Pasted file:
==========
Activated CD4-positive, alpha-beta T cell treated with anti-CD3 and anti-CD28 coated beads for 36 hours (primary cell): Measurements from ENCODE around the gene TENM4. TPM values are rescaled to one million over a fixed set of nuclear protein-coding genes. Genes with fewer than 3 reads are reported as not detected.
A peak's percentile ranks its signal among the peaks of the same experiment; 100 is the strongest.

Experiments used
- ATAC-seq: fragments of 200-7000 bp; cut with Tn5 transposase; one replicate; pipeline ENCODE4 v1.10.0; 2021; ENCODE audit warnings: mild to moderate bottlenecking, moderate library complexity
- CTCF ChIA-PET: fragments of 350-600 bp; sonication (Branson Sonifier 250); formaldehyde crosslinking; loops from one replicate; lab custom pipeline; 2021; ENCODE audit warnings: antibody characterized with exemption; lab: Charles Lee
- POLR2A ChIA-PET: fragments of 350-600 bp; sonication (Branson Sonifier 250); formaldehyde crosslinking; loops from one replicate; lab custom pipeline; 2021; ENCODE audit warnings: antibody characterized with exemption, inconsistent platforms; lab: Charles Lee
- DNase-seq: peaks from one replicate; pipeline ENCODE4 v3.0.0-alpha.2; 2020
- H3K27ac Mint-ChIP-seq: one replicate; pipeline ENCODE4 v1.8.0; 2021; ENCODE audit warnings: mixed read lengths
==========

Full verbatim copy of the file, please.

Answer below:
Activated CD4-positive, alpha-beta T cell treated with anti-CD3 and anti-CD28 coated beads for 36 hours (primary cell): Measurements from ENCODE around the gene TENM4. TPM values are rescaled to one million over a fixed set of nuclear protein-coding genes. Genes with fewer than 3 reads are reported as not detected.
A peak's percentile ranks its signal among the peaks of the same experiment; 100 is the strongest.

Experiments used
- ATAC-seq: fragments of 200-7000 bp; cut with Tn5 transposase; one replicate; pipeline ENCODE4 v1.10.0; 2021; ENCODE audit warnings: mild to moderate bottlenecking, moderate library complexity
- CTCF ChIA-PET: fragments of 350-600 bp; sonication (Branson Sonifier 250); formaldehyde crosslinking; loops from one replicate; lab custom pipeline; 2021; ENCODE audit warnings: antibody characterized with exemption; lab: Charles Lee
- POLR2A ChIA-PET: fragments of 350-600 bp; sonication (Branson Sonifier 250); formaldehyde crosslinking; loops from one replicate; lab custom pipeline; 2021; ENCODE audit warnings: antibody characterized with exemption, inconsistent platforms; lab: Charles Lee
- DNase-seq: peaks from one replicate; pipeline ENCODE4 v3.0.0-alpha.2; 2020
- H3K27ac Mint-ChIP-seq: one replicate; pipeline ENCODE4 v1.8.0; 2021; ENCODE audit warnings: mixed read lengths